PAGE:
Rev. Jacob Ehrhard

Despite repeated calls for peace, in the hours following the announcement that Officer Darren Wilson would not be charged in the shooting death of Michael Brown, the scene in Ferguson was anything but peaceful. Buildings burned. Looters smashed windows and grabbed what they could. Armored police patrolled the streets.

The unrest began back on August 10, the day after the shooting. What began as a peaceful protest soon turned into looting, destruction, and tense standoffs with police. For more than 3 months, peace has delicately hung in the balance as everyone awaited the decision of a grand jury as to whether the officer would be charged with criminal action.

I grew up in a town adjacent to Ferguson, and the road where many of the demonstrations have taken place was my daily route to high school. As I watch things things happening on the evening news, I can’t comprehend what would drive a person to seek justice in stealing from a local business. I don’t understand how someone thinks burning down a building is making a positive statement. But that’s just the thing about sin. Martin Luther writes in the Smalcald Articles (III.I) that original sin is such a deep corruption of human nature that no reason can understand it. The depth of our sin can only be believed by the revelation of God. We can only know how bad it really is with us from God’s Word. We don’t want to acknowledge it but the inclination, desire and ability to loot, to riot, to burn down a business, and even to shoot an unarmed man in cold blood is something that’s found in me—and in you. If you don’t think yourself capable of doing such things, you don’t have a very good grasp of human nature. The reason why peace is so precarious is precisely because of sin. We are by nature enemies of God. And if we are enemies of God, there is no hope for true and lasting peace here on earth. In the coming days and weeks and months and years, Ferguson will begin to return to normal. The damage will be cleaned and repaired. Businesses will return. But that does not yet mean that we have found peace.

Jesus says to His disciples, “Peace I leave with you; my peace I give to you. Not as the world gives do I give to you. Let not your hearts be troubled, neither let them be afraid” (John 14:27). The peace of Jesus is a peace different than what the world gives. The peace of Jesus is a lasting peace, an enduring peace, a peace that calms troubled hearts. And HE gives this peace just hours before He will be executed for crimes He didn’t commit!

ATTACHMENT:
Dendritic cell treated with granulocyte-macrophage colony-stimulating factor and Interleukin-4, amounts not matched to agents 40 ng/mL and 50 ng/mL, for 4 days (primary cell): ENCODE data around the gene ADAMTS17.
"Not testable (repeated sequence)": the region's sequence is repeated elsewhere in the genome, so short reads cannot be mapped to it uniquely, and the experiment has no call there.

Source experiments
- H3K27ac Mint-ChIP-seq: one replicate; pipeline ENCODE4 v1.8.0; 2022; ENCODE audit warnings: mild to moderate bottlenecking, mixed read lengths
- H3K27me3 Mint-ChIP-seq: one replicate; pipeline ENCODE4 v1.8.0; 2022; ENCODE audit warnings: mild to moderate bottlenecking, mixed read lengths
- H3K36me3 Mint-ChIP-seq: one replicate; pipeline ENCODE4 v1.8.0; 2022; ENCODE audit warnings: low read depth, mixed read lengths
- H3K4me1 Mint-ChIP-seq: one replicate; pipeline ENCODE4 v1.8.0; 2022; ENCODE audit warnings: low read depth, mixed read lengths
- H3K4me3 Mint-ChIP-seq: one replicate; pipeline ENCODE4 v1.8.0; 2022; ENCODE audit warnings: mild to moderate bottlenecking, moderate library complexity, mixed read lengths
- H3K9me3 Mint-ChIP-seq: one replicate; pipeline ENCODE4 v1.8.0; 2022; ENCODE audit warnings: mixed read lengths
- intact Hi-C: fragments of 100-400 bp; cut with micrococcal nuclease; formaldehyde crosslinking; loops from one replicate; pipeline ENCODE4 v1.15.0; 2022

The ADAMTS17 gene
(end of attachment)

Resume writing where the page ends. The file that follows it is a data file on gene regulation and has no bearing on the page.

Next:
When Jesus suffers under Pontius Pilate, He suffers for sinners. When He dies on the cross, He dies for looters, for arsonists, for cops and criminals alike. He dies for me and for you. And His death brings peace—not just on earth, but true and lasting peace between God and man.

But true peace cannot stay buried in a grave. The first thing Jesus says to His disciples after His resurrection is, “Peace be with you” (John 20:19). Then He shows them His hands and side. Peace is with you because Jesus was crucified. Peace is with you because He bled for you. A second time He says, “Peace be with you,” and this time He follows it up with the gift of the Holy Spirit. “Receive the Holy Spirit,” says Jesus, “If you forgive the sins of any, they are forgiven them; if you withhold forgiveness from any, it is withheld” (John 20:22-23). This peace is yours when your sins are forgiven for the sake of the One who was crucified.

Peace for Ferguson—and for you—is not found in the absence of earthly conflict. True peace isn’t when the protesters have dispersed and the police can take off their riot gear. True peace is found in the wounds of Christ. This is a peace that surpasses all understanding. It’s a peace that no reason can grasp, but is yours by faith. It’s the only true peace for the residents of North St. Louis County, peace for Mike Brown’s family, peace for the protesters, peace for the police, and peace for you.

And this peace of God, which surpasses all understanding, will guard your hearts and your minds in Christ Jesus. Amen.

Rev. Jacob Ehrhard serves as the pastor of Trinity Lutheran Church, New Haven, Missouri. He grew up Florissant, Missouri, a suburb of St. Louis near Ferguson.

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